Salt-cured atlantic cod skin: a sustainable source of acid-soluble type I collagen

Ezequiel R. Coscueta*, María Emilia Brassesco, Manuela Pintado*

*Corresponding author for this work

Research output: Working paperPreprint



Collagen is the most abundant protein in the animal kingdom. Industrial collagen is mainly bovine and porcine origin. However, due to religious beliefs, allergic issues, and infectious diseases, alternative sources of collagen as marine are gaining increasing interest. In this work, the acid-soluble collagen (ASC) were extracted from salt-cured Atlantic cod (Gadus morhua) skin and characterized. The extraction yield was about 2.0%, equivalent to the extraction yield reported for other fish skins. The electrophoretic pattern showed the typical type I structure (α, β and γ chains). UV-VIS and FTIR absorbance spectra suggested a very pure ASC with an intact triple helical structure. The integrity and the adequate porosity required for different applications were then confirmed by electron micrograph. Our findings allow us to say that, for the first time, we extracted acid-soluble type I collagen from salt-cured Atlantic cod skin, with characteristics suitable for application in various fields, such as biomedical.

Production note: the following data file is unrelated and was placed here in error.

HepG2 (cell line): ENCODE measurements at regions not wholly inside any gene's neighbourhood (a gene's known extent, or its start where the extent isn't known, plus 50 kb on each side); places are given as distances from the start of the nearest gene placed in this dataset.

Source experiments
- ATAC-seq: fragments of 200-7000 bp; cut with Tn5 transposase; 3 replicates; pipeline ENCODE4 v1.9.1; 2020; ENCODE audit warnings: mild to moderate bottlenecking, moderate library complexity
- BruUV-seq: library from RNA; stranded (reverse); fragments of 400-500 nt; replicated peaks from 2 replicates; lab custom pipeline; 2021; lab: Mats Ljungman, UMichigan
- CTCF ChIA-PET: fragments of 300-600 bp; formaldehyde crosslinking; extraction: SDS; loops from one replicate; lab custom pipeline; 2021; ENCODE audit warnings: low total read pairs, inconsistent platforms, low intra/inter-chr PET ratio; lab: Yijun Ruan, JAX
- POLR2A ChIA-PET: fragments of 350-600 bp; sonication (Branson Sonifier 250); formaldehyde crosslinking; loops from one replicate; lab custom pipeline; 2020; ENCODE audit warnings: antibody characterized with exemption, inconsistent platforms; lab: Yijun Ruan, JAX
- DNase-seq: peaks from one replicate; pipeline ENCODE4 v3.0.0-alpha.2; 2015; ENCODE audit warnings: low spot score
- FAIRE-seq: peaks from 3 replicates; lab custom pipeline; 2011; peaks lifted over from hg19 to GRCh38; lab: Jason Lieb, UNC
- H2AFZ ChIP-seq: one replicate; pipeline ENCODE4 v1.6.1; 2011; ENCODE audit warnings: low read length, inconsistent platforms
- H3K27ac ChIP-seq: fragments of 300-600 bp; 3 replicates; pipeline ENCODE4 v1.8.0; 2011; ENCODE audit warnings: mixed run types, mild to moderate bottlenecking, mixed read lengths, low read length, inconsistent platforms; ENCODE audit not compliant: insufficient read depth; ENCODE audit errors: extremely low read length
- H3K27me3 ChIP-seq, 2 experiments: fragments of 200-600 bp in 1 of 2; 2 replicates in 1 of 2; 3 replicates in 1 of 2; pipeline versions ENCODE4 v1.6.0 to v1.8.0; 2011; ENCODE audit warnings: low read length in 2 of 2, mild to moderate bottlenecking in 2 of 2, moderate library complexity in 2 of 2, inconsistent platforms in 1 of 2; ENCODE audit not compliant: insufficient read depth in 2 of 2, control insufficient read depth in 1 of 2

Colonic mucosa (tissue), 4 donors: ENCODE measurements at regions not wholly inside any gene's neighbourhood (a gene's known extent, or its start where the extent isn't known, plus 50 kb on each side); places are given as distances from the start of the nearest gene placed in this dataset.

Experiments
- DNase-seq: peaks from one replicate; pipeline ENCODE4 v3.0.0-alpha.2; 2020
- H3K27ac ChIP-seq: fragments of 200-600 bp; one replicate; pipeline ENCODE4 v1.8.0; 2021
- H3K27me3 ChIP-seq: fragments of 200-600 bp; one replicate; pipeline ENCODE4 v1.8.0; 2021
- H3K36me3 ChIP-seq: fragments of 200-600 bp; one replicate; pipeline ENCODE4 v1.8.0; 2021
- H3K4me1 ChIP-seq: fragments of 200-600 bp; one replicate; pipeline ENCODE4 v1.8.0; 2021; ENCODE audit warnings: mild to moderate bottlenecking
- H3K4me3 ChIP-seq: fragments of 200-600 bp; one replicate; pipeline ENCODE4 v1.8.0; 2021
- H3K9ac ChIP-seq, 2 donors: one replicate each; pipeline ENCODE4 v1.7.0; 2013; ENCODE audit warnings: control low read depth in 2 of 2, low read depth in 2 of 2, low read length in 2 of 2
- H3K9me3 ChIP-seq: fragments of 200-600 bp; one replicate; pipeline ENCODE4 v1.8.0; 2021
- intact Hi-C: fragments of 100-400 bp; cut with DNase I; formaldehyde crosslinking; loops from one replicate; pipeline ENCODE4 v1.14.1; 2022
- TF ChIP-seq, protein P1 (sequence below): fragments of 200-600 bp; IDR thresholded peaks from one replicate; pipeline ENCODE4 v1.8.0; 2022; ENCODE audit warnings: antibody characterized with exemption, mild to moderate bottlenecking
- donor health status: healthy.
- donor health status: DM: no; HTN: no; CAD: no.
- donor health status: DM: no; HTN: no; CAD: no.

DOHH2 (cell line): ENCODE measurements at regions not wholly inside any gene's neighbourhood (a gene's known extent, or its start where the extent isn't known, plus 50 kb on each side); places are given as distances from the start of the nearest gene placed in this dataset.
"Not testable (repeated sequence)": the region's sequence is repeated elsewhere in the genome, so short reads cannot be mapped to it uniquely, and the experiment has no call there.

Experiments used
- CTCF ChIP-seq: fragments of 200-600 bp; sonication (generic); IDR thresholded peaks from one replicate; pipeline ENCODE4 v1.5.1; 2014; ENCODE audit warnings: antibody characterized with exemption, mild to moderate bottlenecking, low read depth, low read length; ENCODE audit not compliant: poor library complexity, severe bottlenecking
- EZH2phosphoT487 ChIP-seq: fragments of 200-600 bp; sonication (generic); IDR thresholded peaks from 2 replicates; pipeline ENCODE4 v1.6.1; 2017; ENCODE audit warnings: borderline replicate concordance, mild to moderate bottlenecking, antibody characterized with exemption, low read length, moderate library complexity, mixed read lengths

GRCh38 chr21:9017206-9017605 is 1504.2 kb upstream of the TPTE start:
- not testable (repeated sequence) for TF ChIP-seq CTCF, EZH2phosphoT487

Original languageEnglish
Number of pages9
Publication statusPublished - 17 Feb 2021


  • Salt-cured cod skin
  • Gadus morhua
  • Collagen
  • Fishery by-products
  • Biomaterials


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